Press release. Retrieved 2 October 2010. 19. ^ “Kenya Airways And Two Others Join Sky Team”.AllAfrica. com. 6/9/07.
20. ^ SkyTeam. com (15 November 2007). “SkyTeam Welcomes China Southern Airlines as First Chinese Carrier”. Press release. 21. ^ a b SkyTeam (1/4/09).
“SkyTeam names Managing Director, Introduces Aircraft Livery”. Press release. Retrieved 1 October 2010. 22. ^ Hensel, Bill (29/1/09). “Continental to leave SkyTeam alliance in October”. Chron.
com. Retrieved 1 October 2010. 23. ^ Continental Airlines To Leave SkyTeam For Star Alliance (Official Press Release: June 19, 2008) 24. ^ “Continental plans United tie-up; will leave SkyTeam for Star Alliance”. Timesonline. co.
uk. 20/6/08.Retrieved 17 November 2010. 25. ^ SkyTeam (9/3/10). “China Southern Airlines to Join Skyteam Cargo in 2010”. Press release.
Retrieved 1 October 2010. 26. ^ SkyTeam (16/4/10). “China Eastern to join SkyTeam”. Press release. Retrieved 1 October 2010. 27.
^ a b SkyTeam (10/6/10). “Vietnam Airlines Joins SkyTeam”. Press release. Retrieved 1 October 2010. 28. ^ a b SkyTeam (22/6/10). “SKYTEAM CELEBRATES TENTH ANNIVERSARY”.
Press release. Retrieved 1 October 2010. 29. ^ “SkyTeam triples membership in first decade, upgrades three airlines, signs pilot JV”. Centre for Asia Pacific Aviation. 23/6/10. Retrieved 23 June 2010.
0. ^ Cameron, Doug (22/6/10). “SkyTeam Makes Kenya Airways, Air Europa Full Alliance Members”. Retrieved 23 June 2010. [dead link] 31. ^ SkyTeam. com 32.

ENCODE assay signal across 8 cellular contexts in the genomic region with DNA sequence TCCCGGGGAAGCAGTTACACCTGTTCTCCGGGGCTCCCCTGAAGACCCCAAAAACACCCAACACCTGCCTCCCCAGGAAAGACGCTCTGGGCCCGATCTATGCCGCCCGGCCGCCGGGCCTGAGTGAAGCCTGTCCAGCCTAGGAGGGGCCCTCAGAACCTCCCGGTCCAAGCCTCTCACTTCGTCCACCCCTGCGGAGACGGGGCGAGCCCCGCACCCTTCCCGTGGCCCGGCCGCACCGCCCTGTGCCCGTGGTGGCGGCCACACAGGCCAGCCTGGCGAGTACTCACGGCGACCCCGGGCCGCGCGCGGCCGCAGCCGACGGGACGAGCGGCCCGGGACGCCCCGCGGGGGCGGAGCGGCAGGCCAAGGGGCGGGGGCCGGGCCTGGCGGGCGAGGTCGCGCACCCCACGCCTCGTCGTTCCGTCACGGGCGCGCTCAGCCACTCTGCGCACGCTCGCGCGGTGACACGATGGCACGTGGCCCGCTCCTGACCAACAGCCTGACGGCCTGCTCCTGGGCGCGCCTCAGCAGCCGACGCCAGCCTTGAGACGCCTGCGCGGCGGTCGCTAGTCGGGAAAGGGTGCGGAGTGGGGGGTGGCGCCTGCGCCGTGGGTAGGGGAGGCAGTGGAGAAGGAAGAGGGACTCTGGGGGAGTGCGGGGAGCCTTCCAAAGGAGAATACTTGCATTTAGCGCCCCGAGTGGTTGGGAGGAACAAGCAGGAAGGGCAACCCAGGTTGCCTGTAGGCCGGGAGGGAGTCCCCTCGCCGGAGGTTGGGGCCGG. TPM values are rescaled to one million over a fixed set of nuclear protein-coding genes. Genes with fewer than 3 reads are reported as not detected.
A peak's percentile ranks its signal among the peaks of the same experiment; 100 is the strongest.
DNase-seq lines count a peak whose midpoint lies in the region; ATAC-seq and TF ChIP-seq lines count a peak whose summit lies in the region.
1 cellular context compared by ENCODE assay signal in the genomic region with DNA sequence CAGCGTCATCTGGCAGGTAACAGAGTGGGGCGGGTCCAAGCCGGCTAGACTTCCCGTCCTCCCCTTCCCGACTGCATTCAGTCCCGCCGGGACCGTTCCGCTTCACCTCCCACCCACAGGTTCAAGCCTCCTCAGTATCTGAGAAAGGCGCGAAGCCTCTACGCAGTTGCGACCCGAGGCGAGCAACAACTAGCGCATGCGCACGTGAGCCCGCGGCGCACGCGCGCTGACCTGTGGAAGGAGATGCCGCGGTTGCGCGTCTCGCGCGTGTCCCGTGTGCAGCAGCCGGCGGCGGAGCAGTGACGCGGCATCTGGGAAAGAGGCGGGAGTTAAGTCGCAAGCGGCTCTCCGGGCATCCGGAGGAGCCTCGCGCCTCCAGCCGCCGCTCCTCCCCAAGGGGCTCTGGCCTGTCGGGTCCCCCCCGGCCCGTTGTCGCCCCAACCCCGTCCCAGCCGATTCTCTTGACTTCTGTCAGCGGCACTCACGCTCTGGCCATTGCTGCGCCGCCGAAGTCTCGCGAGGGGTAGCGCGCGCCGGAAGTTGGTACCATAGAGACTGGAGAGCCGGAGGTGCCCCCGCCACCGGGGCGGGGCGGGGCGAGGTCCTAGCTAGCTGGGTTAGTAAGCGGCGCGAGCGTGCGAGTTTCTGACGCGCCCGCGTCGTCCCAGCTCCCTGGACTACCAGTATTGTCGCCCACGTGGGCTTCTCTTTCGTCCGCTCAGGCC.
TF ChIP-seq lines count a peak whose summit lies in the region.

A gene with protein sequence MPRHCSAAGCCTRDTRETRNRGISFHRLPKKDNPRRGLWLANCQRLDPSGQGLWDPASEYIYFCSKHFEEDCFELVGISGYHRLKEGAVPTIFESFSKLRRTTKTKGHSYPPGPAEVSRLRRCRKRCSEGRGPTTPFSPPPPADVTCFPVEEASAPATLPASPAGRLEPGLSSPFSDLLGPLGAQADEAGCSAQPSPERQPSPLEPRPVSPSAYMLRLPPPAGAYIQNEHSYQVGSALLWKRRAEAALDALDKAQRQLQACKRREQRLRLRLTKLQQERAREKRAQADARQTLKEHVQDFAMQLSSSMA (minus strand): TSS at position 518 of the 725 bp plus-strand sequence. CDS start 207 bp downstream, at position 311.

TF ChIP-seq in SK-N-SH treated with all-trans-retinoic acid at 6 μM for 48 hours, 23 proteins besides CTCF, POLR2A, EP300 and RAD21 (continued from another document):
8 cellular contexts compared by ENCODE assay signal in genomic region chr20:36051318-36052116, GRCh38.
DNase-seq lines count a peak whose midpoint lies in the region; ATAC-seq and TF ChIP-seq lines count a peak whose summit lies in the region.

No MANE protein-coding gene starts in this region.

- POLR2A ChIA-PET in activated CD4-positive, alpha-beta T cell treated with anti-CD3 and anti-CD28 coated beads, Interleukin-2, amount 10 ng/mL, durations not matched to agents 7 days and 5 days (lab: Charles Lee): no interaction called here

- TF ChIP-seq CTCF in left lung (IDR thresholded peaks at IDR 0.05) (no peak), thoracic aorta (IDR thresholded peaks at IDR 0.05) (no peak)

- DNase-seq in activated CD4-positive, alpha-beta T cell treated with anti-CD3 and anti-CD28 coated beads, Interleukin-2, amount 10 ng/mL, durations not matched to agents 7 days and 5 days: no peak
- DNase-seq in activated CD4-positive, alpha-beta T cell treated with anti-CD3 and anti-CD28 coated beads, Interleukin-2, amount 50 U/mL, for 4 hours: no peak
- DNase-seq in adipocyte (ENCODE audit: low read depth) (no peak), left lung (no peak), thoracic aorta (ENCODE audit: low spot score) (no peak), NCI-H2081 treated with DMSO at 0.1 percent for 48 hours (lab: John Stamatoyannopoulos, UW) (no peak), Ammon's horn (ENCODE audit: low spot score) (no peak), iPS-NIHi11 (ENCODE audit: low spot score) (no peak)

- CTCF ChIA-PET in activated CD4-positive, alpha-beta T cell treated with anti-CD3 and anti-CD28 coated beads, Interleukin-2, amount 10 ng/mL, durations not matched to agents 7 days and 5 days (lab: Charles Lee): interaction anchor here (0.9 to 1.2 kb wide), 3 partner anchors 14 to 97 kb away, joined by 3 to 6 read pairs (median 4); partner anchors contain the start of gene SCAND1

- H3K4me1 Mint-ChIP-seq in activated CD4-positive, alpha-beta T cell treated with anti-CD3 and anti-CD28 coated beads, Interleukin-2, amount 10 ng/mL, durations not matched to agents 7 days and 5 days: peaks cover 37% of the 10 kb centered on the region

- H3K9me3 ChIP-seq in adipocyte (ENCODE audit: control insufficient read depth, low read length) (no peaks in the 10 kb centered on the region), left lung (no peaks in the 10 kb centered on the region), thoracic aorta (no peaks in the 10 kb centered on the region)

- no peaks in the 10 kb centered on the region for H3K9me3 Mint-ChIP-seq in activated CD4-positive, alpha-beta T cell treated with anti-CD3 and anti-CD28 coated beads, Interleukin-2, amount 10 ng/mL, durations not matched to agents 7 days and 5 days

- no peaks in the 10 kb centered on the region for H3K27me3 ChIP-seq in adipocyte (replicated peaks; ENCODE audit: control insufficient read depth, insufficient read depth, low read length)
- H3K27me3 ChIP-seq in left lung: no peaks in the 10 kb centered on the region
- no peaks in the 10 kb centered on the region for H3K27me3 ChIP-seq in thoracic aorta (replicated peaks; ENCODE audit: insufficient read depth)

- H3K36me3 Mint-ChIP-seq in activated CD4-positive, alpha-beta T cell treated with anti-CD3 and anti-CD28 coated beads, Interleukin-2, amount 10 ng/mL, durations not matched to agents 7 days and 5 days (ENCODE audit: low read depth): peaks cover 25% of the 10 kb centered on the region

^ SkyTeam (8/7/10). “SkyTeam Offers Lower Fares with Round the World Promotion”. Press release. Retrieved 23 October 2010. 33. ^ Skyteam. “SKYTEAM NEWSFLASH AUGUST 2010”.
Press release. Retrieved 23 October 2010. 34. ^ “SkyTeam looking for new partners in Latin America, Asia and Africa”. eTurboNews. 23/6/10. Retrieved 23 June 2010.
35. ^ “Delta says SkyTeam could invest more in JAL – WSJ”. Thomson Reuters (Forbes. com). 20/11/09. Retrieved 1 October 2010. 6.
^ “Japan Airlines Opts To Remain In Oneworld Alliance”. AviationNews. 16/2/10. Retrieved 1 October 2010. 37. ^ “JAL to stay with American Airlines: Reports”. The Economic Times.
8/2/10. Retrieved 1 October 2010. 38. ^ a b SkyTeam (14/9/10). “China Airlines Joins SkyTeam”. Press release. Retrieved 1 October 2010.
39. ^ SkyTeam (19/10/10). “SkyTeam to Welcome Aerolineas Argentinas as Future Member”. Press release. Retrieved 20 October 2010. 40. ^ Aaron, Karp (20/10/10).
“Aerolineas Argentinas to become first SkyTeam member in South America”. ATW Air Transport World. Retrieved 20 October 2010. 41. “Aerolineas Argentinas joins SkyTeam”. eTravel Blackboard. /21/10/10.
Retrieved 21 October 2010. 42. ^ “Shanghai Airlines to join SkyTeam alliance”. TradingMarkets. com. 2/11/10. Retrieved 6 November 2010.
43. ^ Skyteam (1/11/10). “Shanghai Airlines To Become Part of SkyTeam”. Press release. Retrieved 6 November 2010. 44. ^ a b SkyTeam (23/11/10).
“Garuda Indonesia Joins SkyTeam”. Press release. Retrieved 24 November 2010. 45. ^ “SkyTeam Milestones” (PDF). SkyTeam. Retrieved 8 January 2010.
46. ^ “Our SkyTeam Carriers”. SkyTeam. Retrieved 8 January 2010. 47. ^ Mutzabaugh, Ben (19/10/10). “SkyTeam to add Aerolineas Argentinas”.
USA Today. Retrieved 19 October 2010. 48. ^ China Eastern to join SkyTeam, SkyTeam press release, 16 April 2010 49. ^ Govindasamy, Siva (19/11/10). “Garuda to ink SkyTeam agreement next week”. Flight Global.
50. ^ Rangga D. Fadillah (19/11/10). “Garuda Indonesia to join SkyTeam”. Jakarta, Indonesia: The Jakarta Post. Retrieved 20 November 2010. 51.
^ “” “Aer Lingus Back in the Game,” from Aviation Week,” 15 September 2010 52. ^ Le Figaro– Air Algerie to join SkyTeam 53. ^ “BA-IBERIA ‘EYEING GULF AIR TAKEOVER'”. Gulf-daily-news. com. 7/9/10. Retrieved 30 October 2010.
54. ^ Mathews, Neelam (27/10/10). Jet Airways Mulls Joining SkyTeam”. Avationweek. com. Retrieved 29 October 2010. 55.